Infrastructure development has focused on the North-South Corridor with significant progress on upgrading road links. Projects have been identified for rail, border posts and port development.

The T-FTA will combine the markets of 26 countries with a population of nearly 600 million people and a combined GDP of US$1 trillion. In summary, this key initiative will provide market scale that could launch a sizeable part of the continent onto a new industrialisation trajectory. The T-FTA will also form part of an Africa-wide FTA, which will create a market of US$2.6 trillion.

Speaker the election of Roberto Azavedo of Brazil as the next Director-General of the World Trade Organisation creates an important new opportunity to advance a multi-lateral trade agenda informed by the mandate agreed at the 2001 Doha Ministerial to the place the needs and interests of developing countries at the heart of the work programme. We know Mr Azevedo well and actively supported his candidature particularly after the unfortunate elimination of the AU endorsed candidate in the first round. We congratulate Mr Azevedo and look forward to building a strong working partnership in advancing the WTO’s work.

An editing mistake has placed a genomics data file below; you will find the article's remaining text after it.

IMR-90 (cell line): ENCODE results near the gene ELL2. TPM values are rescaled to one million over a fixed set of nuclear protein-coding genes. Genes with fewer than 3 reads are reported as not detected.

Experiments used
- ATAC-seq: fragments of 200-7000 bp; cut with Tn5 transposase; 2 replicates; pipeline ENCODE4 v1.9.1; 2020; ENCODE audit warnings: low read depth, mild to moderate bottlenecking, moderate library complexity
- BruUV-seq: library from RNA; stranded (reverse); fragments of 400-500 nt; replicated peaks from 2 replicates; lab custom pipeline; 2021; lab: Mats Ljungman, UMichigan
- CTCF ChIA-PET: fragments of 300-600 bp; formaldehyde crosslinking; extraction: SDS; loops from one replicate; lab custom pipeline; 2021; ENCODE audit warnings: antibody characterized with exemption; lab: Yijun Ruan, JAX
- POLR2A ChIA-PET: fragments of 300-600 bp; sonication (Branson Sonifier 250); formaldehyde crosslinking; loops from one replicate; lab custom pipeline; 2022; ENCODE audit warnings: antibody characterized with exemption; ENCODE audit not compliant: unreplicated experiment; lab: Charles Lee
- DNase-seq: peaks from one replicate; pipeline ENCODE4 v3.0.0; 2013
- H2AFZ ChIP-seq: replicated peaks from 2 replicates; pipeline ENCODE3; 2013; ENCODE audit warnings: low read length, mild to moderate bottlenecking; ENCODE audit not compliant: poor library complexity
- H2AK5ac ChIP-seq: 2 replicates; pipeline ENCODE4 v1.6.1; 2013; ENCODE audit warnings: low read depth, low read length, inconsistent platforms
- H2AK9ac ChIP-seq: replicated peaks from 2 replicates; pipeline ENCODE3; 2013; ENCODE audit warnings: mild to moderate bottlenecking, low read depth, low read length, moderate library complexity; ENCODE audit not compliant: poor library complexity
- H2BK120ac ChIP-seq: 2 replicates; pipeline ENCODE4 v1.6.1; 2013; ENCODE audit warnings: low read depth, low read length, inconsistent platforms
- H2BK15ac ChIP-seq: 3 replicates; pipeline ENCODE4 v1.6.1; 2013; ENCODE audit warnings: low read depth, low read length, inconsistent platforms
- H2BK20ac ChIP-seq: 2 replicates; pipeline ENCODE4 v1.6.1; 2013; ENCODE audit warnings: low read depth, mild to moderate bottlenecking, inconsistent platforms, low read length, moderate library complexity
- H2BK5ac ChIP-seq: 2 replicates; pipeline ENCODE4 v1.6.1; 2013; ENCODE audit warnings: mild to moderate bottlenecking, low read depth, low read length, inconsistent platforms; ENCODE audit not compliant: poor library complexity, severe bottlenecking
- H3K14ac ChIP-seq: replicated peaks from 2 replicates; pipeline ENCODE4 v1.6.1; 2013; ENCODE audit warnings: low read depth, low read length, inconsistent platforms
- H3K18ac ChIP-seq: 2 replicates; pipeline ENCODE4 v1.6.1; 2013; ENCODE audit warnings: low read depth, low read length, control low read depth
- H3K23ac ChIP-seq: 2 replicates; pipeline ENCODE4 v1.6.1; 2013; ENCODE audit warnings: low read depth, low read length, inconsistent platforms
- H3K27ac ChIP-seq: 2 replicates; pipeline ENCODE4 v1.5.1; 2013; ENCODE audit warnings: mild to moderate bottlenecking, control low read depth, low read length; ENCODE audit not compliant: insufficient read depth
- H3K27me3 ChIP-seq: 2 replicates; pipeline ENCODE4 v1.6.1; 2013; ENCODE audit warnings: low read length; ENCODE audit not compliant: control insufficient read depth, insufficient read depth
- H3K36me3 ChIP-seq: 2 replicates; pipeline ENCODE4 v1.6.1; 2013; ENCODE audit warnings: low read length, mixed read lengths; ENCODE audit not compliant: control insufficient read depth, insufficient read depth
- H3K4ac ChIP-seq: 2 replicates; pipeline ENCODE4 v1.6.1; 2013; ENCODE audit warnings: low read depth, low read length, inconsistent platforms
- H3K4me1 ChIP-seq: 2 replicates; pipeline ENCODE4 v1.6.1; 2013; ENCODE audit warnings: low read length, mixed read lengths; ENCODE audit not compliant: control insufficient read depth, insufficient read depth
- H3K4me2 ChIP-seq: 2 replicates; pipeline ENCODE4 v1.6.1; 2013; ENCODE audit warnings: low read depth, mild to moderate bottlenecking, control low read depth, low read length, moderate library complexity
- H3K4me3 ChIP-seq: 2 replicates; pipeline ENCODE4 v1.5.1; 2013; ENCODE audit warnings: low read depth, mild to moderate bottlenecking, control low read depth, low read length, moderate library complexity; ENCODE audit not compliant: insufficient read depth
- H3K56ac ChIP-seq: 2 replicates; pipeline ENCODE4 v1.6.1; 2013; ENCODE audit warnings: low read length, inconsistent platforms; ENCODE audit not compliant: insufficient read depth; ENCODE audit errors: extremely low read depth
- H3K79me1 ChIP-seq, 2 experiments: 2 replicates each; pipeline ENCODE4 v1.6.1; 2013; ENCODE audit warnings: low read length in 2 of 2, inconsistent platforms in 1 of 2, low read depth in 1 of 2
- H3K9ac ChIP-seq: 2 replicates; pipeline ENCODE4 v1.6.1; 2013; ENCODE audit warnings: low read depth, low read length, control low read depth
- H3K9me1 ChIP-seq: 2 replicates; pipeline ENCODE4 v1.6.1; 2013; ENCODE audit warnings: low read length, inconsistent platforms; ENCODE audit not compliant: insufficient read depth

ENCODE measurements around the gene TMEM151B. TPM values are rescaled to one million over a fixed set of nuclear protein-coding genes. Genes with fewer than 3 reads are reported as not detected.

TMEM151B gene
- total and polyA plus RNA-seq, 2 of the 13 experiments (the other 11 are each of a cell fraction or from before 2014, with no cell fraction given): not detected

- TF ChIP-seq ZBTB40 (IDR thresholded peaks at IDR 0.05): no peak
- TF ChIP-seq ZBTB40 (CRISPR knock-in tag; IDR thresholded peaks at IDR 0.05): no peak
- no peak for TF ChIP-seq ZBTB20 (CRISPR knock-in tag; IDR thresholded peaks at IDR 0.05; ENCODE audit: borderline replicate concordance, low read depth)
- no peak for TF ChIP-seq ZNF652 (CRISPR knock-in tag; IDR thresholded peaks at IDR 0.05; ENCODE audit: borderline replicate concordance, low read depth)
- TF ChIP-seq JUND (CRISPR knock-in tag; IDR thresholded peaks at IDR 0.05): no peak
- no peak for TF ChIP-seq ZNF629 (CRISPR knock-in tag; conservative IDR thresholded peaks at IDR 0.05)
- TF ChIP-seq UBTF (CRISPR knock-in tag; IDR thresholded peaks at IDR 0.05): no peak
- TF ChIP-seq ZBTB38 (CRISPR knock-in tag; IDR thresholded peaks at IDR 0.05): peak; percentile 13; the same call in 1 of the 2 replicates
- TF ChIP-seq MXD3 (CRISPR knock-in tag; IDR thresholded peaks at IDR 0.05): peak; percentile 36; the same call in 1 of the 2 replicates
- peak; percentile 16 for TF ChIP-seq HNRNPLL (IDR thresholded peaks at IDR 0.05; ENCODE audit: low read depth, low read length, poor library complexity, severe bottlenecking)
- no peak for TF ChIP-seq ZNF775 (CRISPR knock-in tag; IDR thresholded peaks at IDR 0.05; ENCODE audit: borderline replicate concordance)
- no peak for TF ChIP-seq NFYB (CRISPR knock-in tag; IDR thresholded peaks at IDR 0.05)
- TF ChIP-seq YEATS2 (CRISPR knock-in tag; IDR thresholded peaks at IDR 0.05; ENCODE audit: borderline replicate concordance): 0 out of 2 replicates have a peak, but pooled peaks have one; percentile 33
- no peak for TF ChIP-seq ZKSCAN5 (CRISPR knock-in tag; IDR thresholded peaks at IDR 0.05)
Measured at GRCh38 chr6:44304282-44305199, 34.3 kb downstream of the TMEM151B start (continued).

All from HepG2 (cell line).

South Africa’s participation in the BRICS grouping, is a significant component in this diversification strategy as it provides important opportunities to build South Africa’s domestic manufacturing base, enhance value-added exports, promote technology sharing, support small business development and expand trade and investment opportunities.